only nineteen. Sophia married Henry II, Duke of Brabant. Because of this
marriage, many European royalty today are related to Elizabeth of Hungary. The
youngest, Gertrude, born soon after Ludwig died, became the abbess of the convent
in Altenberg and is venerated as a holy woman, like her mother.
All of Elizabeth’s children were alive when their mother was canonized in 1235.
Elizabeth Goes to Marburg
In this image, one of the doorways of the Marburg Cathedral is
dedicated to St. Elizabeth. Construction began in 1235, the year
she was canonized.
Ludwig had given Elizabeth
control over the estate and castle
in Marburg, Germany. She moved
there and began to serve the poor
and the sick as a Franciscan
She realized that the sick
needed a hospital, so she used the
remainder of her money to build
a hospital near the castle.
Main doors,
St. Elizabeth’s
Ruins from St. Elizabeth’s Hospital, Marburg
Faithfulness  Compassion  Charity Humility  Prayer
Her family was not happy with this use
of her money, and she was driven from the
castle. She took residence with her four
handmaids and served in the hospital.
Elizabeth desired, like St. Francis, to beg
for her food. However, the church
authorities forbade a member of royalty
from doing this. Cleverly she found a way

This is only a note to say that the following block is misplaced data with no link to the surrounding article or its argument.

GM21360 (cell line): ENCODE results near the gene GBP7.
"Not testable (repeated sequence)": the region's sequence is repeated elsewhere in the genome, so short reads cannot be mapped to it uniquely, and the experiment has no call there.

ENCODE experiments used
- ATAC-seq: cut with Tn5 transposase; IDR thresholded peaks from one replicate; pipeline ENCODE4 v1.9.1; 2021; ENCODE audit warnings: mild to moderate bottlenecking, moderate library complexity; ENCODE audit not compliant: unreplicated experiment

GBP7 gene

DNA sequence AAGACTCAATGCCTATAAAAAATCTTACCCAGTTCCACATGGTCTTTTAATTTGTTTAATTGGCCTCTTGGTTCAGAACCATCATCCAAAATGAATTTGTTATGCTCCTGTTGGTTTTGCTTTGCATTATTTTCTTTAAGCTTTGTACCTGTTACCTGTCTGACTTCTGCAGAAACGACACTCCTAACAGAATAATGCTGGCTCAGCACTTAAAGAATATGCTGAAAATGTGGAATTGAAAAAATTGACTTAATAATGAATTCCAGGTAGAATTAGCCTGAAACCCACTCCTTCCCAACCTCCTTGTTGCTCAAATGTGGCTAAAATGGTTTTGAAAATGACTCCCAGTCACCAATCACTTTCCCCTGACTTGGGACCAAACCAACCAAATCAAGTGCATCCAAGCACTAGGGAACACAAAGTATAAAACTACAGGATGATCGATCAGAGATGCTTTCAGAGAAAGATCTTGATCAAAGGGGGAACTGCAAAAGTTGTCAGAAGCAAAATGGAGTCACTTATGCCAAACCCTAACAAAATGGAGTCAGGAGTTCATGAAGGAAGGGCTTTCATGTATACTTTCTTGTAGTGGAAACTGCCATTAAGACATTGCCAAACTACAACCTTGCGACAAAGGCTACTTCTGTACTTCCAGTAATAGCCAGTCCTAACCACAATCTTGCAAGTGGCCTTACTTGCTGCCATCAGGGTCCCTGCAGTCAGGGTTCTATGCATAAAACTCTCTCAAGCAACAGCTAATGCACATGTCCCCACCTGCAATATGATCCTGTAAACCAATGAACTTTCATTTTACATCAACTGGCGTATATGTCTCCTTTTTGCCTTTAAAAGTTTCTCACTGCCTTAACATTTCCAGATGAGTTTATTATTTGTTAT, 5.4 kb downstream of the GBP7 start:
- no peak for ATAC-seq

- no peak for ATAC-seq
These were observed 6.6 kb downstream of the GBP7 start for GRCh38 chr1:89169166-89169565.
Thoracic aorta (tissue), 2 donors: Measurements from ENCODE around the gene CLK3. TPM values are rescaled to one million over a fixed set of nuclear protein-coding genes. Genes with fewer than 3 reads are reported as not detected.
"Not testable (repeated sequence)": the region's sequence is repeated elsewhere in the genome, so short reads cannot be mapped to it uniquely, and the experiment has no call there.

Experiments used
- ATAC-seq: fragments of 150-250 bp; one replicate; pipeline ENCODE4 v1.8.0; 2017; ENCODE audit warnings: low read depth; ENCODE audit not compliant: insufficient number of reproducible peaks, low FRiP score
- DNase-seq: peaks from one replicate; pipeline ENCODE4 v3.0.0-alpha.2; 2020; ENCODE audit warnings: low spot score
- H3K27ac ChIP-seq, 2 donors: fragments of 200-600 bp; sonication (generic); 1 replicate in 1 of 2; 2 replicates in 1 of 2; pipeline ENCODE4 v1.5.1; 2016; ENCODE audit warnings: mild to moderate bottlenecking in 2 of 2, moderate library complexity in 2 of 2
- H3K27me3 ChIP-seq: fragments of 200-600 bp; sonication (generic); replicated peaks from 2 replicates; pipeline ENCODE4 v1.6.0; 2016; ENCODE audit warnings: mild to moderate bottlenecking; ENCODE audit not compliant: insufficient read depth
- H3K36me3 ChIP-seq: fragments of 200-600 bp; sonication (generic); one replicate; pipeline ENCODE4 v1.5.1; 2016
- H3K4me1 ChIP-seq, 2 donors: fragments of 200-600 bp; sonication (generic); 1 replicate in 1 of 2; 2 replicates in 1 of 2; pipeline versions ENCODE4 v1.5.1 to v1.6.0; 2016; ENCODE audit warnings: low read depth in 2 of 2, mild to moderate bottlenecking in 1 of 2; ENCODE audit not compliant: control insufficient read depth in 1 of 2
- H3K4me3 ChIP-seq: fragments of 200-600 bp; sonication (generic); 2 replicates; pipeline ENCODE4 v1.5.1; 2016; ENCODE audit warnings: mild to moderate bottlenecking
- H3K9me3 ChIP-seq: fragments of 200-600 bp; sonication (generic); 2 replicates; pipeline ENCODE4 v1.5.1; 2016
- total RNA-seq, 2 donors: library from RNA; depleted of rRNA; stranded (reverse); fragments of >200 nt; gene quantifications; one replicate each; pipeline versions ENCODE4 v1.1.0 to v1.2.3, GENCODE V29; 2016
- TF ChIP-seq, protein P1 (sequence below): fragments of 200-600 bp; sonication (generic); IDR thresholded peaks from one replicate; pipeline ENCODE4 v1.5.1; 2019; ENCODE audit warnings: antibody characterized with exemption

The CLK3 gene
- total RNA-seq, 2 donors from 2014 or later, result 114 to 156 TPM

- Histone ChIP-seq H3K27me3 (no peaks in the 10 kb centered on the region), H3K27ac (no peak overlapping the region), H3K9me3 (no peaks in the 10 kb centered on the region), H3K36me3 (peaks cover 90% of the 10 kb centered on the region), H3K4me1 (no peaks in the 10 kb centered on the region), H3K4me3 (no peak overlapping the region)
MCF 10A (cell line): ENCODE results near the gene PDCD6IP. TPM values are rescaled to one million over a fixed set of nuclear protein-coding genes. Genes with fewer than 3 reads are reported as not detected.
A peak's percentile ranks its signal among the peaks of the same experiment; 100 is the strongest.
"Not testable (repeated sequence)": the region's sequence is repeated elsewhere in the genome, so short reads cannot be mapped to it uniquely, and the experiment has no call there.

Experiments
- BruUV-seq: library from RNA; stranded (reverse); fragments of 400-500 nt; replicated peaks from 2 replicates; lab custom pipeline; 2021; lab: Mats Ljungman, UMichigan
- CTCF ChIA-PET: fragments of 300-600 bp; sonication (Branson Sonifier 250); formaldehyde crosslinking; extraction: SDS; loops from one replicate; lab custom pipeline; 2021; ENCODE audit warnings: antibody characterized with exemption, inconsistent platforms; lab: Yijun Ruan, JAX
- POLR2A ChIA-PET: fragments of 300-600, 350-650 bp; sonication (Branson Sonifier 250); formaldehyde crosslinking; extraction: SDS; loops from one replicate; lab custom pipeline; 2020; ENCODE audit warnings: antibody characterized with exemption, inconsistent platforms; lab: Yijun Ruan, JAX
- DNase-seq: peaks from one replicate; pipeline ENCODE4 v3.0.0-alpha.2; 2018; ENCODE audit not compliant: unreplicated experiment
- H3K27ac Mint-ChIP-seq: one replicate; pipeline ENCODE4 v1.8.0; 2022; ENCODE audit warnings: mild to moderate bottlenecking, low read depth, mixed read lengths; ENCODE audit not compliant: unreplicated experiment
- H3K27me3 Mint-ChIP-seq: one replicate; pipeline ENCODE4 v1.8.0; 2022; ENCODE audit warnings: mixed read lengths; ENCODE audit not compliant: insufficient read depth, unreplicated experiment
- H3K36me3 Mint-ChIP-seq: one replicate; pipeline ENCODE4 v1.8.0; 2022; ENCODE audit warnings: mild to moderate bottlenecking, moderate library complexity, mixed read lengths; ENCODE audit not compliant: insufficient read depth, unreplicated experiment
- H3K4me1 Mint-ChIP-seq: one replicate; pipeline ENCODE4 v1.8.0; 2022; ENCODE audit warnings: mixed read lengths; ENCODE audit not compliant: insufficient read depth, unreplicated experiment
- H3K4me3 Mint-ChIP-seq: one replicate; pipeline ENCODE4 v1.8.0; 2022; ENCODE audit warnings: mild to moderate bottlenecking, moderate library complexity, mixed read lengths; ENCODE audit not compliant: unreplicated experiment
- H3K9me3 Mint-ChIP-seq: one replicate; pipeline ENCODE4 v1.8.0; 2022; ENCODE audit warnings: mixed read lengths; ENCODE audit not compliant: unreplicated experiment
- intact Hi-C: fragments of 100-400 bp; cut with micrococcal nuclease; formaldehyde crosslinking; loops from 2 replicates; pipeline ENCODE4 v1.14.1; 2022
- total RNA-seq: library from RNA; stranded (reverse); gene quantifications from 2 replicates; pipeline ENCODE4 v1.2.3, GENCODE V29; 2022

to beg by hanging a cup outside her
window where people would place donations,
which she used for her food. The rest she gave away to the poor.
November 17, 1231
The Death of Elizabeth
During the last three years of her
life, Elizabeth was ill very often,
but she never let her sicknesses
keep her from serving the poor.
The death of St. Elizabeth (19th century depiction)
As Elizabeth lay dying, she was
asked what she wanted done with
her belongings. Elizabeth said
that everything she owned really
belonged to the poor. She wanted
only to be buried in the simple
grey tunic she wore, her habit
of penance.
Elizabeth died shortly after
midnight on November 17, 1231.
She was twenty-four years old.
Funeral procession of St. Elizabeth
(Wartburg mural)
Faithfulness  Compassion  Charity Humility  Prayer
St. Elizabeth of Hungary Parish Jubilee
St. Elizabeth was a remarkable woman of the Middle Ages who lived the gospel of
Christ. She was a woman of deep prayer and unshakeable faith. She faced many
sorrows in her life, especially the death of her husband. She lived a life of love for the
sick and the homeless and always had a special love of children.
Marburg: St. Elizabeth Reliquary
“St. Elizabeth and her husband Ludwig feed the poor”,
Artist Unknown, ca. 1900.Restored
and donated to our parish in 2011.
Marburg: St. Elizabeth’s Cathedral
As we celebrate our parish’s 50th Jubilee, St. Elizabeth shows us her holiness
as a Wife, a Mother, a Widow, a Religious and a friend of the poor.
Jubilee Year Prayer
Father, we seek your help during our 50th Jubilee:
send forth your Spirit to make this a time of favor
when our parish grows more forgiving and reconciling,
and alive with faith, hope and charity.
Through the intercession of our parish patroness
St. Elizabeth of Hungary,
wife, mother, religious and widow,
may we follow her example of faithfulness, compassion,
humility, charity and prayerfulness
and make us a living sacrament to all.
Prayer Card Art: Hannah McGowan
Trinity Regional Student
We ask this in the name of Jesus your Son, Amen.
Faithfulness  Compassion  Charity Humility  Prayer